August 18, 1587
by Lyn Lifshin
Lyn Lifshin

Lyn Lifshin has written more than 125 books and edited 4 anthologies of women writers. Her poems have appeared in most poetry and literary magazines in the U.S.A, and her work has been included in virtually every major anthology of recent writing by women. She has given more than 700 readings across the U.S.A. and has appeared at Dartmouth and Skidmore colleges, Cornell University, the Shakespeare Library, Whitney Museum, and Huntington Library. Lyn Lifshin has also taught poetry and prose writing for many years at universities, colleges and high schools, and has been Poet in Residence at the University of Rochester, Antioch, and Colorado Mountain College. Winner of numerous awards including the Jack Kerouac Award for her book Kiss The Skin Off, Lyn is the subject of the documentary film Lyn Lifshin: Not Made of Glass. For her absolute dedication to the small presses which first published her, and for managing to survive on her own apart from any major publishing house or academic institution, Lifshin has earned the distinction "Queen of the Small Presses." She has been praised by Robert Frost, Ken Kesey and Richard Eberhart, and Ed Sanders has seen her as "a modern Emily Dickinson."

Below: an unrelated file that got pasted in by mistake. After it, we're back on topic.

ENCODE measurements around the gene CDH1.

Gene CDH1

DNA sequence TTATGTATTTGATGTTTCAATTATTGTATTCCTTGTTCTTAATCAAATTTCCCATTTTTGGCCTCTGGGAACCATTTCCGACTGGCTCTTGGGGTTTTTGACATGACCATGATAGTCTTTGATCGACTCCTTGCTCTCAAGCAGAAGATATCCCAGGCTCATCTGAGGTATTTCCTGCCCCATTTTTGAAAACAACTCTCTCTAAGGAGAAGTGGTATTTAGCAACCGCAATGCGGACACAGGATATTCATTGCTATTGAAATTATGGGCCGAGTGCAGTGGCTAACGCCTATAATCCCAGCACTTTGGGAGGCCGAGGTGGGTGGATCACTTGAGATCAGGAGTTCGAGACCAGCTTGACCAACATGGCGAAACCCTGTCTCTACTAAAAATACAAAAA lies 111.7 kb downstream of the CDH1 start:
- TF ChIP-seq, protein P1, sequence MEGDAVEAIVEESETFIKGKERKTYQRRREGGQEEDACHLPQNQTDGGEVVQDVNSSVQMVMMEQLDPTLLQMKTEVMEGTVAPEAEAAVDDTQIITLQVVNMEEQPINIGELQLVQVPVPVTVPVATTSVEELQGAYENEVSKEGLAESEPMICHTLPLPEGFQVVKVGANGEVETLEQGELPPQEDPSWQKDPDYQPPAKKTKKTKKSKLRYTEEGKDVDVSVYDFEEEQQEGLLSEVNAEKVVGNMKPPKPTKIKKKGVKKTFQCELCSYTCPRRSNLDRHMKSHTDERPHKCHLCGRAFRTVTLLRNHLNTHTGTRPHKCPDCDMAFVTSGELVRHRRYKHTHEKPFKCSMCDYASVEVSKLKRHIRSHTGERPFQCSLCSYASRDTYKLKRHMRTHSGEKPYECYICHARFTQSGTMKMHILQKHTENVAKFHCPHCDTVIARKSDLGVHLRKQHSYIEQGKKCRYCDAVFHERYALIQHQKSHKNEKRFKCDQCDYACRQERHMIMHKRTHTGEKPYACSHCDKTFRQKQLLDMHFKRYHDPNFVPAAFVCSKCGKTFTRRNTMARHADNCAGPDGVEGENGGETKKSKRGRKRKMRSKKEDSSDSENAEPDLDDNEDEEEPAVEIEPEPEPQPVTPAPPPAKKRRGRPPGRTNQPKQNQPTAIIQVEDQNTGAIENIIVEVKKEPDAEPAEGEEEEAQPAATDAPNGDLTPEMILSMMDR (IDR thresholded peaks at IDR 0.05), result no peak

Virginia Dare, first English child born in the new country. Her grandfather went back to England to get help, came back 3 years later but there was no sign of any of them

In that fall, as leaves went
blood with her child squalling
her mother must have clawed
wisteria, dreamt of orange trees
loaded with fruit as ice crept
into buckets and the dark came
too fast. No one knows if the
corn faltered, the flood bank
rose. No one knows if a roof
collapsed, bones broke, if men
crept in with hatchets, the baby
in her arms as snow piled higher
than the chinked window. The
mother might have torn the dress
she wore for teas in Essex into
swaths to soothe her childís
burning skin, or to make a dollís
dress for the corn cob figure her
child giggled and cried to have
near her bed. Were there gaps
in her memory, going over the
smell of English roses, the weather,
the porcelain cups for tea. She
could load the gun but would
she use it on a stranger in the
middle of the night with the baby
between them? Did she hold it in
her hands as if it was anotherís
fingers as the moon slithered thru
burlap and the rough weave never
let her forget where she was

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